20 May 2019 Share


Sustainable, autonomous and shared. Here’s the mobility of the future

New forms of propulsion, the sharing economy, environmental sustainability. These are some of the themes that characterize the road towards the mobility of the future A revolution that involves on one side the technological nature of means of transport and, on the other, the relationship users have with their vehicles. Confirming this is Simone Franzò, researcher at the Politecnico di Milano’s School of Management and Director of the Executive Master in Management at MIP: «One of the main macrotrends that is reshaping mobility is electrification, or rather the passage from traditional internal combustion typically powered by gas or diesel to electric motors. Without forgetting other emerging “fuels”, such as hydrogen, which in a near future could play an important role.  The other big theme is so-called autonomous driving: vehicles able to carry out, completely or in part, the activities of a normal driver, an area that promises to revolutionize the driving experience itself and, more in general, vehicle use».

But changes are also of a social nature: «As in many other areas, the sharing economy is also becoming increasingly popular in mobility – continues Simone Franzò –, supported by very clear data: an owned vehicle is used on average for only 5% of its useful life, while for the remaining 95% it goes unused.  Going beyond the concept of ownership, the sharing economy allows to more fully exploit the asset-vehicle. And this isn’t true only for the automobile, but for other means like bicycles, scooters and kick scooters».

A second example of sharing, applied to electric mobility, can be seen in the vehicle-to-grid (V2G) concept or, in its broadest sense, vehicle-to-everything (V2X): in this case what is shared isn’t the means of transport, but its energy source. «An electric vehicle can share its fundamental asset, that is a battery, with the power grid, or with consumers such as an apartment or a building. In the first instance, electric autos can help resolve problems with the electric grid by exchanging energy with it in a bi-directional manner, as a function of the needs of the grid itself; in the second, they can be used to provide power to consumers in case of a grid deficit».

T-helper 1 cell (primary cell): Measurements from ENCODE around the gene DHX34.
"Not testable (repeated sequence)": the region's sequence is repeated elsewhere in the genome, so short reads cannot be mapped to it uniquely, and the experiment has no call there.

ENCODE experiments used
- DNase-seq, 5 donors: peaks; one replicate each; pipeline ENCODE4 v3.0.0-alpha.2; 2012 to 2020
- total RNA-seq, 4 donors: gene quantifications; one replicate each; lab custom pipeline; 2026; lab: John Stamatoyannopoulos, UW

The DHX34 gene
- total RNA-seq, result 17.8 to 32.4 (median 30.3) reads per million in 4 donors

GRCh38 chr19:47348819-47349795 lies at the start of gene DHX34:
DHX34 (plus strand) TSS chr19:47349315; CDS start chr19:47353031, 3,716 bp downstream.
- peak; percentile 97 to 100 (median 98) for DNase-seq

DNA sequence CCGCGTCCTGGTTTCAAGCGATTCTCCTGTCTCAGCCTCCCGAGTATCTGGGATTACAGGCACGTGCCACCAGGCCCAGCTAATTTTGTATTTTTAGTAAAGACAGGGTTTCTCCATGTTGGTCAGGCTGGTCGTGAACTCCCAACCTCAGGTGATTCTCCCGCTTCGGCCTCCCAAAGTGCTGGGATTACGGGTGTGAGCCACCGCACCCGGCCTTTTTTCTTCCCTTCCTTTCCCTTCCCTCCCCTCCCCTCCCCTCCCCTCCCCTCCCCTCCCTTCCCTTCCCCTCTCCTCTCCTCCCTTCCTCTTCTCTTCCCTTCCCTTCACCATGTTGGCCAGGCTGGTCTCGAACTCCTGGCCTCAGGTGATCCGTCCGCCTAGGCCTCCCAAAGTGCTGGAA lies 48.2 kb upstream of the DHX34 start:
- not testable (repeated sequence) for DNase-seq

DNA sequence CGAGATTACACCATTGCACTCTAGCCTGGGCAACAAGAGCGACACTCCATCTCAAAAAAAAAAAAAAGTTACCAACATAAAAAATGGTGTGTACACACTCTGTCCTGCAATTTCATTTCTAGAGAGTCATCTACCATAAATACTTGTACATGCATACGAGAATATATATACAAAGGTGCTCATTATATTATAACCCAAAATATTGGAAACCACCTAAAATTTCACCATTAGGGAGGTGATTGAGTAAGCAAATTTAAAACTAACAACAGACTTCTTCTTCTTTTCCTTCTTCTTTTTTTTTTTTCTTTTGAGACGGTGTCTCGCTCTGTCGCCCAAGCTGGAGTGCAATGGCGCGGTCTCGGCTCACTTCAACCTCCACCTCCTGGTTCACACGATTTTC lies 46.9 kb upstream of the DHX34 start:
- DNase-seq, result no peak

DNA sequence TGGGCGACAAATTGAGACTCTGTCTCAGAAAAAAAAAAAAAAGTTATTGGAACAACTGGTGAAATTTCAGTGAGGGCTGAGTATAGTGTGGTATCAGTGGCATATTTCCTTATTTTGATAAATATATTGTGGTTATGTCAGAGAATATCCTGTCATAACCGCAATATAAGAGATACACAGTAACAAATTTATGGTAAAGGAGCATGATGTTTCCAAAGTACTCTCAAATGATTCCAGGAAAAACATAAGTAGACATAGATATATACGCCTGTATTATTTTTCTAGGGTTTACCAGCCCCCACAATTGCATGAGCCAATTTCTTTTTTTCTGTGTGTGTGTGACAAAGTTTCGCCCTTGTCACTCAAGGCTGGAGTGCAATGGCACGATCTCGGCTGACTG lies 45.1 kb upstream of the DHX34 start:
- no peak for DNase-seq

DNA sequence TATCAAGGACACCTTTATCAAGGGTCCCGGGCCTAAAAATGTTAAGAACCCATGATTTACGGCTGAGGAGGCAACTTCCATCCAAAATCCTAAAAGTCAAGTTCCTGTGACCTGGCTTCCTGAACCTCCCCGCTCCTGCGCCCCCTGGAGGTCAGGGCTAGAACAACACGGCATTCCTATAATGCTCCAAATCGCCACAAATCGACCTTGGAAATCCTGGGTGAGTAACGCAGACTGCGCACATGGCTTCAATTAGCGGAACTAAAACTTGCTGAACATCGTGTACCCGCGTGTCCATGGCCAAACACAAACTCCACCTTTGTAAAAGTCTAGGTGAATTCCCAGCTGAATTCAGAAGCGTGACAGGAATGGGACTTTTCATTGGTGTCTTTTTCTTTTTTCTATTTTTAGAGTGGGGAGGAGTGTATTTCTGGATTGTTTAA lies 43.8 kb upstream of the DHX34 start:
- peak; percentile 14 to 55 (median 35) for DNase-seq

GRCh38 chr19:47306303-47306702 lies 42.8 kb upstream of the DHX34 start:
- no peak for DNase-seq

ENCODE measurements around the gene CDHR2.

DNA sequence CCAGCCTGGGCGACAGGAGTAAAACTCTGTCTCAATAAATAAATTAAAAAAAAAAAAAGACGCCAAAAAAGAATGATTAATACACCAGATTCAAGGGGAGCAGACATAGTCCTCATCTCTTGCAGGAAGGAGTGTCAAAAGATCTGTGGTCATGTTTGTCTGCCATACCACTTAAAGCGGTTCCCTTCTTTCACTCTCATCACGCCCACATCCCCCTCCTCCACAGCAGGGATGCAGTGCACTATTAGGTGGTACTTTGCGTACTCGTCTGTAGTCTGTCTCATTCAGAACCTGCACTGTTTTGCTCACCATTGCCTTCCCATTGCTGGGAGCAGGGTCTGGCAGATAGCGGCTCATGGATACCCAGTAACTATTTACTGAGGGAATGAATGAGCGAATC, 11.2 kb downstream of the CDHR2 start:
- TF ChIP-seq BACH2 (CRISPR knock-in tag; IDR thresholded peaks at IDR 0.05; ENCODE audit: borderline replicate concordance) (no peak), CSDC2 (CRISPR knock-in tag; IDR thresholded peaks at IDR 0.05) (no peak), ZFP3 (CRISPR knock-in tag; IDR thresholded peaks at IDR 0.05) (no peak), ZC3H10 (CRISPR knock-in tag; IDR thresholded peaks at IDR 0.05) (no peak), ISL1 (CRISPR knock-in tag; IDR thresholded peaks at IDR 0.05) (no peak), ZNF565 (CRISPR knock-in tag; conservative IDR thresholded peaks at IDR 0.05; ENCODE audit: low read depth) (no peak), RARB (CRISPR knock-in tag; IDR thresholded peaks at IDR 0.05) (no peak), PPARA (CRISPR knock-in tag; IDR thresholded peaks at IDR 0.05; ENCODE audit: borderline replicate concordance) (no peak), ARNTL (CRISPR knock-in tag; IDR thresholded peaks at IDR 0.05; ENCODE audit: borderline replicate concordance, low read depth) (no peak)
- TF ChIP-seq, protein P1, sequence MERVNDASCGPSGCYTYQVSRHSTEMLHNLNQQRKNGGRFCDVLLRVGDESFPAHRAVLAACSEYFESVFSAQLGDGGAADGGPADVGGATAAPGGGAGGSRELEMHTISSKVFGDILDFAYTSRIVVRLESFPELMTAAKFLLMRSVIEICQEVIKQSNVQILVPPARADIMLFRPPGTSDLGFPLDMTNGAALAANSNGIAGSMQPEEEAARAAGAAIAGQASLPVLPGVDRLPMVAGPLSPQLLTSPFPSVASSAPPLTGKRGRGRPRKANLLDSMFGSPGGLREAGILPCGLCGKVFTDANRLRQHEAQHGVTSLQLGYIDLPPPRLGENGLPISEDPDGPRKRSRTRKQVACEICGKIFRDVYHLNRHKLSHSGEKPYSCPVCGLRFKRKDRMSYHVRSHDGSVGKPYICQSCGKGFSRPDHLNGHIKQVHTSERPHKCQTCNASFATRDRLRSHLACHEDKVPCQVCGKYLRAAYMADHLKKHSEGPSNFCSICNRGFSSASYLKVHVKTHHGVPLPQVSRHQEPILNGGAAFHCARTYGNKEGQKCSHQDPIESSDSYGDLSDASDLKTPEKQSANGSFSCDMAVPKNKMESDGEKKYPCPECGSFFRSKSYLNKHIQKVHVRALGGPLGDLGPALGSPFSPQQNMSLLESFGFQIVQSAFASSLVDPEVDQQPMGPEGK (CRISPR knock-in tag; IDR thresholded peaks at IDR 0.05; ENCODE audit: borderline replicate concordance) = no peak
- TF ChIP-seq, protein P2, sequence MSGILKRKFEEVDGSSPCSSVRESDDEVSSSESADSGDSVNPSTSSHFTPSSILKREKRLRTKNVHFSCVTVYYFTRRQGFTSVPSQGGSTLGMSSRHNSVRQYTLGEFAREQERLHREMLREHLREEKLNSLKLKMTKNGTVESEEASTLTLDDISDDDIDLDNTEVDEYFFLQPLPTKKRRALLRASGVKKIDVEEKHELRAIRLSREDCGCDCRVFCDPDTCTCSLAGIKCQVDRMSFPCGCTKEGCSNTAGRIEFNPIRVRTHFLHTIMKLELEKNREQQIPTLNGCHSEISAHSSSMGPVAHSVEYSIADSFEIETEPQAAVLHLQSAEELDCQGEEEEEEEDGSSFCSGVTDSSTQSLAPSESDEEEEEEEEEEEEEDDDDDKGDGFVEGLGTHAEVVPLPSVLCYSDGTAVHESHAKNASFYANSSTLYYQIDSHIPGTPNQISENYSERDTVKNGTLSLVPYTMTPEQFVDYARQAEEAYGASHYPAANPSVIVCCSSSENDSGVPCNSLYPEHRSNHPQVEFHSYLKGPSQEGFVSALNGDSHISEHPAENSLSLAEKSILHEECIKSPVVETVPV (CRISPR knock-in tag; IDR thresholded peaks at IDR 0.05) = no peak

In general, the issue of the environmental sustainability of electrical vehicles – which represents one of the main drivers for the spread of electric mobility – is widely debated, and for certain aspects is still under the magnifying glass, as confirms Franzò: «Numerous studies show that the source from which the electricity that fuels batteries comes has a significant impact on vehicle emissions and, thus, on their sustainability. The decarbonization path to produce energy underway at the national level will thus have a positive impact on this».

Now the spread of electric vehicles is still limited in Italy and strictly connected to the rollout of a suitable recharging infrastructure. While in an urban setting, and thus for short trips, alternatives aren’t lacking, it’s for long distances that electric vehicles continue to show their limits: «Today the number of recharging stations in Italy is well below that of the other main European countries. In addition, the fact they are mainly located in urban settings makes the use of electric vehicles for long distances more complex, despite an average autonomy that by now has reached 300-400 kilometres».

Obviously, the challenges change if we are talking about a city or the surrounding area. According to Franzò, «we need to think about mobility in a holistic way to unite cities and suburbs, for example creating interchange points at which those who arrive from the suburb heading to town centres can easily use shared vehicles, perhaps electric ones».

A synergy that is increasingly necessary, especially as cities increasingly focus on the decongestion of traffic and reducing pollution.






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